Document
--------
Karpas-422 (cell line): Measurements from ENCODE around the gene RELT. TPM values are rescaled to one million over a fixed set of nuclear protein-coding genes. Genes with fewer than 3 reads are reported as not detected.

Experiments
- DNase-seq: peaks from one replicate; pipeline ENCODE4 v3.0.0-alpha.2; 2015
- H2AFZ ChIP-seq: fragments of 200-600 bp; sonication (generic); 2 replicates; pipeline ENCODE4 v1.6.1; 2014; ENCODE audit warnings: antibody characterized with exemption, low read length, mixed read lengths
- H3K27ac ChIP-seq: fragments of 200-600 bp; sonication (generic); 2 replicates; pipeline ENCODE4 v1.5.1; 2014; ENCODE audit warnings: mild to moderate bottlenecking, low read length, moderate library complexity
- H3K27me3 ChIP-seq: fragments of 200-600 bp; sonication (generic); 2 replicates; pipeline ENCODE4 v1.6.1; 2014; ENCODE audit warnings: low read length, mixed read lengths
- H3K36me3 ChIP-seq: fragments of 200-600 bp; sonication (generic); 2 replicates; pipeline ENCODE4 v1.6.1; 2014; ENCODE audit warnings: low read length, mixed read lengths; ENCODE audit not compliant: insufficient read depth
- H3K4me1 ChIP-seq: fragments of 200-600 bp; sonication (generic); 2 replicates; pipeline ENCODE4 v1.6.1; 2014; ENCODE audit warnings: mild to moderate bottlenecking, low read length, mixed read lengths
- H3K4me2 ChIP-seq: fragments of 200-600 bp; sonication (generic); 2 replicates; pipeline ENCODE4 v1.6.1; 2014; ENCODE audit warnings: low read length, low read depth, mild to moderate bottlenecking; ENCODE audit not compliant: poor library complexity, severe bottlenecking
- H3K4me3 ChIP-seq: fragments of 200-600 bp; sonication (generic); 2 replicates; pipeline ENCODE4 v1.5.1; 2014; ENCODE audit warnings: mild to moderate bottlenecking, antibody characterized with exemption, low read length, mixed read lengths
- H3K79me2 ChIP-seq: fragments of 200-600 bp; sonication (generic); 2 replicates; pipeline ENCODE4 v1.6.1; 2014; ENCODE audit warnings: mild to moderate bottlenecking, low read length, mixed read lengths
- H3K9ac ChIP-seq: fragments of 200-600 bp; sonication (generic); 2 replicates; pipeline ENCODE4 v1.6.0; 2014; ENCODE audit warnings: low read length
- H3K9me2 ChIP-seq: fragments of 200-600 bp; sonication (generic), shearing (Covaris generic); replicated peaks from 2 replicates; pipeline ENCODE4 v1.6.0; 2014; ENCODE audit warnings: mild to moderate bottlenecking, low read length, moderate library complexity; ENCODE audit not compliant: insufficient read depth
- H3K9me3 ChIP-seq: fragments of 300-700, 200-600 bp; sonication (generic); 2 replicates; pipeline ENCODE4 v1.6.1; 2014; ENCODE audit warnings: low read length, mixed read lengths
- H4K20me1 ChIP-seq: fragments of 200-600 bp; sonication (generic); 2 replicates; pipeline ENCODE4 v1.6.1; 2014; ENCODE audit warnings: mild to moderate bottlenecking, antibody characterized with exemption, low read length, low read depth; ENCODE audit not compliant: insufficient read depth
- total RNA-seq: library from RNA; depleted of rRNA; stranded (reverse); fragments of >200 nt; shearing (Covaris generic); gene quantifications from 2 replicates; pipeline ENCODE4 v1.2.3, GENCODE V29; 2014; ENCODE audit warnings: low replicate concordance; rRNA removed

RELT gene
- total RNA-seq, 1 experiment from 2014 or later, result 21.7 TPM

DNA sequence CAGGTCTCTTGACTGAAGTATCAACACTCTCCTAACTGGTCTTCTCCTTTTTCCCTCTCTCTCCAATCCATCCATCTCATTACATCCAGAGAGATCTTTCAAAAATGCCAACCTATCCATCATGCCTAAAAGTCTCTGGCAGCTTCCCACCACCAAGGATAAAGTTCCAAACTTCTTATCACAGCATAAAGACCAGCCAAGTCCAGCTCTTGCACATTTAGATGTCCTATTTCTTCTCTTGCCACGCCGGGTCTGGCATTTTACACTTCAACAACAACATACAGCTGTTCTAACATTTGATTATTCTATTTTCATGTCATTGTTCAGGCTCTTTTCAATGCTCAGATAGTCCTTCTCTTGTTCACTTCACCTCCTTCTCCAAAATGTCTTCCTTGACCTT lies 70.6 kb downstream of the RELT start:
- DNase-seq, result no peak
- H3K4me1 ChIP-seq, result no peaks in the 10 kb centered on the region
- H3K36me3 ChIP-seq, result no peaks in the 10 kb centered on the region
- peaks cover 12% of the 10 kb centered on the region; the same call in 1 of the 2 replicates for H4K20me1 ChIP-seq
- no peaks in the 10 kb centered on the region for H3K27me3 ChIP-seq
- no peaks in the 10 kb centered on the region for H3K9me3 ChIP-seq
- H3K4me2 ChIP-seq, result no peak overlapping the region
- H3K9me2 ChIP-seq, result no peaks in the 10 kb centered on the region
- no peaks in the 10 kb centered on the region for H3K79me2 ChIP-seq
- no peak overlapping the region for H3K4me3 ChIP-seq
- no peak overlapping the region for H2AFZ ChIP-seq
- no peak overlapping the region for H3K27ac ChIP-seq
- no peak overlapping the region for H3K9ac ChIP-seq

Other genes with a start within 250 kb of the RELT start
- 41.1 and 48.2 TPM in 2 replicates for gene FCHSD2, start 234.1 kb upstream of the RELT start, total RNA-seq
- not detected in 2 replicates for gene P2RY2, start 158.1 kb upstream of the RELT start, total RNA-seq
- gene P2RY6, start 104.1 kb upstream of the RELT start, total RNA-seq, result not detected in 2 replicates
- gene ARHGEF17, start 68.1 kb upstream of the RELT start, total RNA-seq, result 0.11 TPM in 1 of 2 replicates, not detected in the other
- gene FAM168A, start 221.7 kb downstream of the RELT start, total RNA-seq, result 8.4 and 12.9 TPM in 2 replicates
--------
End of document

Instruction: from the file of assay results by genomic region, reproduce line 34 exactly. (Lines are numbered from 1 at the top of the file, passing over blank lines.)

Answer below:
- 41.1 and 48.2 TPM in 2 replicates for gene FCHSD2, start 234.1 kb upstream of the RELT start, total RNA-seq